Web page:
The latest NEA report arrives like a volley of cannon fire. Young people read very little! Almost half of them never read books for pleasure! A surprisingly high percentage of American adults couldn't read a book for pleasure, even if they wanted to!
Perhaps that last fact requires some clarification. Most American adults are ''literate'' in the sense they can read ''the quick brown fox jumped over the lazy brown dog,'' and they know what most English words mean. They are not illiterate. However, only about a third of US college graduates are ''proficiently literate''- this becomes even more shocking when you understand that prose proficiency is defined as the ability to read a newspaper article and understand what it says. About 70 percent of American adults could not read a ten-page article and summarize it for you. In other words, they simply cannot read at an adult level.
These findings don't really bring the shock of the new for those of us who teach in the United States- we've seen all this before. I would actually be surprised if as many as 30 percent of the college freshmen that I see can read an article and summarize it.
It took me some time to understand the depth of the problem. My first semesters were often spent becoming quietly annoyed with my students for their ''refusal to read''. We would assign them 3-5 page articles to read, and have them answer a fairly easy question on the readings, often simply asking what the article said, as homework. Inevitably, very few of their papers would demonstrate any understanding of the readings. If a horse was mentioned in the third paragraph, they thought it was a reading on horses. Sometimes they understood the subject, but thought the writer was making the opposite argument from the one they were actually making. I assumed that none of the students were actually reading the articles, until it finally occurred to me that, perhaps, many of them are just unable to comprehend what they read.
The factory process of American education leaves little room for the necessary interventions that we must make when we realize that young people cannot read in any serious way. Should we hold them back? Should we flunk every college student who lacks reading comprehension? I'm not exaggerating when I say that, were we to flunk out every student we see who is not really prepared to do college-level work, we'd lose at least half of our student body. I would be okay with that, but most university administrators would not. Universities are a cultural institution rooted in the close study of texts and unable to deal with the fact that reading has become vestigial in American culture.
At first, it's easy to brush off the non-readers as otherwise intelligent people who simply lack a taste for the written word. Hell, some people like broccoli and some don't. Eventually, however, you come to understand what a gulf separates readers from non-readers. Having observed them in their natural habitat, it seems to me that non-readers are often confused by spoken arguments as well- they often seem to miss the point. You tell them that you think dog-owners should have to keep their dogs on a leash when walking them, and they respond, ''So you think that dog owners should never be able to take off their dogs' leashes?!'' They tend to be rash and easily annoyed, and their own opinions have an unreflective quality to them. Often, they seem to be repeating other people's opinions with little concern as to the accuracy of their statements. They see every question of life in terms of ''pro'' or ''anti'', and constantly want other people's thoughts to be boiled down to ''yes'' or ''no'' positions. They are indifferent to truth and judge arguments solely by the vehemence with which they are delivered.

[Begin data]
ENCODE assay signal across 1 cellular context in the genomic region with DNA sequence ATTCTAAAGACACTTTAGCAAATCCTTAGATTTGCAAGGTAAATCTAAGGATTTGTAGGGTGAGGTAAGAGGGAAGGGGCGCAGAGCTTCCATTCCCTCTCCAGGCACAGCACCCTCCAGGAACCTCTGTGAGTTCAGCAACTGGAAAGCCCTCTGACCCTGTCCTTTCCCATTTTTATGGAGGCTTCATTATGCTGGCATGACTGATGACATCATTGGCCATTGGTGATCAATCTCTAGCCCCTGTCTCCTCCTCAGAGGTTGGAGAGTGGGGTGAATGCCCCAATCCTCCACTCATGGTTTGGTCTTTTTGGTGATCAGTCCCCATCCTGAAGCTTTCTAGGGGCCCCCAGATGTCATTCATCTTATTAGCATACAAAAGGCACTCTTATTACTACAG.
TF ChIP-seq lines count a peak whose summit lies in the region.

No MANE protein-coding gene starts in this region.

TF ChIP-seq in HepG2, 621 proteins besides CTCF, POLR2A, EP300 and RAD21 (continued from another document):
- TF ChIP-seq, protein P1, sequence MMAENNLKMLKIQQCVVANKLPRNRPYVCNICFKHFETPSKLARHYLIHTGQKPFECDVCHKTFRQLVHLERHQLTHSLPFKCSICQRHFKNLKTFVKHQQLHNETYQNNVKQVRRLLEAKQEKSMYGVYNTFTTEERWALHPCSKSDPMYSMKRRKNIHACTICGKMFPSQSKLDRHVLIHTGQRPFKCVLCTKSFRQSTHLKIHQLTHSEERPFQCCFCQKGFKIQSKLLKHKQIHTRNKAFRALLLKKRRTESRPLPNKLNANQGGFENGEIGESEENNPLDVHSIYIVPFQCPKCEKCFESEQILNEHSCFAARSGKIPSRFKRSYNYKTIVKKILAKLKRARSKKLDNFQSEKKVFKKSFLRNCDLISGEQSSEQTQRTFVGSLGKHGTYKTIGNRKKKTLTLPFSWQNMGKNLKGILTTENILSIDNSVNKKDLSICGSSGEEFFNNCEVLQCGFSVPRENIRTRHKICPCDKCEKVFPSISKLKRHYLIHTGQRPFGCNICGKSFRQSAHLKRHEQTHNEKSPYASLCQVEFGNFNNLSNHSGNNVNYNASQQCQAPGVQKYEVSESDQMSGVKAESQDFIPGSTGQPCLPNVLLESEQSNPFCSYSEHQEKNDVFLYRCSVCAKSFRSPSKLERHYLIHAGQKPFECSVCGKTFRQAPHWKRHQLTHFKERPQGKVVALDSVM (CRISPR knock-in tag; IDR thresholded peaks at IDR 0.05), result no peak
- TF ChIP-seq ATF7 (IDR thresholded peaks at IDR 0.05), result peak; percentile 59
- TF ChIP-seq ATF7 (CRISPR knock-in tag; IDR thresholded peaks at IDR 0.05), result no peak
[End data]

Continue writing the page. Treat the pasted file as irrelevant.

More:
In truth, we might not be able to tell if these are the characteristics of non-readers or simply character traits that make active reading impossible. But, certainly, active exposure to literature works against these character traits, diminishing them over time. Certainly, it makes us more thoughtful.
Literature, at its best, is the guide to an inward empire- it cultivates inwardness in its readers and reveals something of the internal, otherwise invisible, states of human subjectivity and consciousness. It fortifies and enlarges an inner life, which is perhaps the reason that totalitarian governments are so often most terrified of poets. The freedom to follow a thought wherever it may lead is the basis of all other freedoms.
Inwardness is the precondition of meaningful action. It is also the precondition, as well as the product, of active reading. Have you ever noticed how few public places you can actually read in? Between the piped-in music, the security guards, the cell-phone conversations, and the barrage of advertising, very few public places, even few libraries, are actually reader-friendly. This sort of environment facilitates binge shopping, but not contemplation. One might suggest this is intentional.
Maybe those of us who worry about literacy should stage public ''read ins''. If it's possible to get a hundred strangers to congregate in a mall by posting a notice on the Internet, how hard could it be to get them to sit in a mall and read books? Reading is not a public activity in America, which is strange when you see how public it is in other countries, or notice how public television-watching has become in the US. Part of the problem is that reading is treated as a rather esoteric hobby in this country, instead of as an important dimension of one's life. Reading is vestigial in American culture because it is hidden. Perhaps we should have a national ''coming out day'' for readers.
Note: Holly here makes an interesting suggestion about another way we can encourage people to read, or at least not reward them for not reading. It's something I'd never thought of.